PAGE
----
Today we started our London Art Week experience – first on the list was Gerhard Richter at Tate Modern:
A retrospective of any artist with the stature of Richter is something that all art lovers look forward to, and with Lucien Freud & Richard Hamilton recently departed there are few painters that exist on his level. As with all blockbuster shows there were too many people with their clipboards listening to wise words on their earphones earnestly ticking each work off their lists – it was going to be a short visit for me! i shall go back at a quieter time. With a quick whiz through there are samples from all his career including some classics, although I found a large pale abstract in the second to last room that I hadn’t seen before – I would have liked to take that home.
Next on the list was The Drawing Prize at The Jerwood Space were we managed to have a great lunch in their cafe. The Drawing Prize once again uses the broadest idea of drawing to select work for the show – much of it worth seeing & I particularly enjoyed Nicki Rolls’s ‘Sketch’ 2011 video.
From there is was a short stop to see Poppy Sebire’s new space and then on to the new White Cube at Bermondsey.
The new Bermondsey space is massive – taking the commercial galleries to the level of those in LA. Unfortunateley the work on show also fitted an LA galley. Walking around you could smell the money and feel the buyer’s ambivalence to the meaning of the work, luckily there was an antidote with the Chapman Brothers vide on show in the last room – I’d be interested to meet the buyer of that piece! I hope we will see some good shows in the future at this space but the setup looks towards the money end of the market where the big names duplicate their offerings for the wealthy feeble-minded art monkey’s arriving in their Limo’s.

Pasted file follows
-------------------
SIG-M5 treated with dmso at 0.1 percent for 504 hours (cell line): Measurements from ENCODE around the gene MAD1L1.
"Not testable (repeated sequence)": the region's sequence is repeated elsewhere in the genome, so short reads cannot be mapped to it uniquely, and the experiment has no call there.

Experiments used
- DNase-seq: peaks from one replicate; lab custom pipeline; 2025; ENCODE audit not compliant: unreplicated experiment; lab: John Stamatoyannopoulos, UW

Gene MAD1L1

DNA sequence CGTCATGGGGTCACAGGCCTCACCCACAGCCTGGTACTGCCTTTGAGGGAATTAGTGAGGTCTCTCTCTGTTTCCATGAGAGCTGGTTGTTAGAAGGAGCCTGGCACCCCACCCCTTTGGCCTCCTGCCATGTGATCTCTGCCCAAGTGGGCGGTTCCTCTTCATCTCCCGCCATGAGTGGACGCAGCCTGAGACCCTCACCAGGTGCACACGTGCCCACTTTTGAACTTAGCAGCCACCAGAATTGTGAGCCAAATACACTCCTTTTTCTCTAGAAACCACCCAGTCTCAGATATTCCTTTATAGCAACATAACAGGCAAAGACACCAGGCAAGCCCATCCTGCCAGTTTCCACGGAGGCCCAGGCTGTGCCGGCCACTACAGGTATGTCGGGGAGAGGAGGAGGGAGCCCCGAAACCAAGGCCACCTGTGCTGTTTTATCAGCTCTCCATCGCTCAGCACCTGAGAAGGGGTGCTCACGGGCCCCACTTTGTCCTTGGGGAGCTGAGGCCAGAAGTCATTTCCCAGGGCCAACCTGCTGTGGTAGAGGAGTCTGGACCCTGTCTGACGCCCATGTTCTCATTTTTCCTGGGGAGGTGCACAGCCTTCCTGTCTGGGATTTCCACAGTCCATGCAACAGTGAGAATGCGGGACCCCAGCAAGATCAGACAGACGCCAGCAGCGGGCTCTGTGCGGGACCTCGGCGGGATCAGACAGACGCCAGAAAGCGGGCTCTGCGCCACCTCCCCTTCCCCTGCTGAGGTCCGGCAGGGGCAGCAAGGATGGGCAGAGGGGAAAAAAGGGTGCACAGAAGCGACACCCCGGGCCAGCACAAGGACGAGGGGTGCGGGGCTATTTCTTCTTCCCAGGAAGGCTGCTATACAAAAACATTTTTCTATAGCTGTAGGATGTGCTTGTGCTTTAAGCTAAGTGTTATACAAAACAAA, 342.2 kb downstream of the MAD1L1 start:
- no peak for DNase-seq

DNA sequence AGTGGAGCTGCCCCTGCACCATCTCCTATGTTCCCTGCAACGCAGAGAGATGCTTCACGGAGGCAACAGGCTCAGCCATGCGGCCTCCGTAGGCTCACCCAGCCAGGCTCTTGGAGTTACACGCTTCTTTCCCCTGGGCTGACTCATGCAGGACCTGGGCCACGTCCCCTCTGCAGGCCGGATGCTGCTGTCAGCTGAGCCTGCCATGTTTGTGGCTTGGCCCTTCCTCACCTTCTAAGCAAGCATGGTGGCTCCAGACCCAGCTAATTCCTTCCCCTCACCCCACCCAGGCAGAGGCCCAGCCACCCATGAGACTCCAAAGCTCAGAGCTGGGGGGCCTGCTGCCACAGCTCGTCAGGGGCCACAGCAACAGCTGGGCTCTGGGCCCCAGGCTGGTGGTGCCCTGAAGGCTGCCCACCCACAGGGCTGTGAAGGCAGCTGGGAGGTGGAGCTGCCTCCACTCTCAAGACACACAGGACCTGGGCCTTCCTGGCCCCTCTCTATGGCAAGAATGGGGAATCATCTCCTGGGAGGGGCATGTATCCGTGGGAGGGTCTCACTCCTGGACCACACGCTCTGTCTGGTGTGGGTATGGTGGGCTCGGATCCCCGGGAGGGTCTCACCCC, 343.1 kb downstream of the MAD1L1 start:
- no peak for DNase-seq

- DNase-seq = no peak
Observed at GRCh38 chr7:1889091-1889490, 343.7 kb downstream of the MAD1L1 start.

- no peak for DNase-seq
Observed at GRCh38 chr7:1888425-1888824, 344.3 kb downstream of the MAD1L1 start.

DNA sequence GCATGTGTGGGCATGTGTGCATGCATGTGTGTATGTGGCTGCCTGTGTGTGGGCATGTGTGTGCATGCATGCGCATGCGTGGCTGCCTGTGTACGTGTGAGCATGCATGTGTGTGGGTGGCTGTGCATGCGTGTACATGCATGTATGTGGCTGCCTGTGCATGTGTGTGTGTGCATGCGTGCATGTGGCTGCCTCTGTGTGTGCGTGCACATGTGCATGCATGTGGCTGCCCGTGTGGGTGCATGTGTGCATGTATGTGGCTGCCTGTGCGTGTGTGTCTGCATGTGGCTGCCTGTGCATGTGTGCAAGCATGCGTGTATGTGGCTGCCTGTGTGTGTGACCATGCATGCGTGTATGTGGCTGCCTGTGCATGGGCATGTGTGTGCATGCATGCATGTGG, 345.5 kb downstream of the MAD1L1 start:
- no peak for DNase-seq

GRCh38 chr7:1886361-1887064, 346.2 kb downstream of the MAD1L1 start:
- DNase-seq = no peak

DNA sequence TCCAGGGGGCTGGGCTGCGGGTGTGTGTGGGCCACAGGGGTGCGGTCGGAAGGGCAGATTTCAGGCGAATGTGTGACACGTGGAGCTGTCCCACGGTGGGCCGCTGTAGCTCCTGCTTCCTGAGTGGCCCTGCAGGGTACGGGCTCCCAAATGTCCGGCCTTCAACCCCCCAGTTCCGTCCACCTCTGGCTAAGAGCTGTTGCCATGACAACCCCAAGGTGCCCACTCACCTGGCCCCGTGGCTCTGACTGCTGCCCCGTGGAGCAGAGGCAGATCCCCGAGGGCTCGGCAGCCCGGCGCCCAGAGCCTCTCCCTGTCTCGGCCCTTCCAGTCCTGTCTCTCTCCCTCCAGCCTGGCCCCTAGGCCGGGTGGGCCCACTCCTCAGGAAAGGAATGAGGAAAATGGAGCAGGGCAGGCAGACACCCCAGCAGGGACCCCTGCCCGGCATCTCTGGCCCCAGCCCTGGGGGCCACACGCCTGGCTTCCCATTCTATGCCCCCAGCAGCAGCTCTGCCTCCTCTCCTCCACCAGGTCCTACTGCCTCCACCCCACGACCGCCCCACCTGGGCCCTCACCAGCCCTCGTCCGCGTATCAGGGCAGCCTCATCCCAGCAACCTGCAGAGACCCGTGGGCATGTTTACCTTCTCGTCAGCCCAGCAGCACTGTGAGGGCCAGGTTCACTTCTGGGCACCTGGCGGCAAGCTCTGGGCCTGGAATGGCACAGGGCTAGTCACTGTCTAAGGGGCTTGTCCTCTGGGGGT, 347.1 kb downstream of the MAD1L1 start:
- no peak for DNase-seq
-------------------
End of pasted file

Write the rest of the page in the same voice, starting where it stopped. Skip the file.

On the way to the Drawing Room we stopped by to visit the Vitrine Gallery in Bermondsey Square – neat idea to use large window as a gallery.
The Drawing Room is showing ‘The Peripatetic School: Itinerant drawing from Latin America’ and it’s well worth the visit, again there are some interesting short video animations that catch the eyeand a great floor piece made from coloured dust. It was a nice contrast to the noise of the previous venues, as the work on show encourages contemplation.
To finish the day we visited The Minotaur at The Old Vic Tunnels near Waterloo. It took ages to find – the directions to it are terrible. After paying the entrance fee £5.00 we were directed through a curtain into a low lit, dry ice filled space under Waterloo Station (you could hear the trains passing overhead), it reminded me of nightclub experiences in the early eighties! The work on show was of mixed interest, ranging from quite facinating to rather bad & lame. The most effective in the space was the video work.
After that we enjoyed our walk home, discussing what we had seen and imagining what will be before us tommorrow.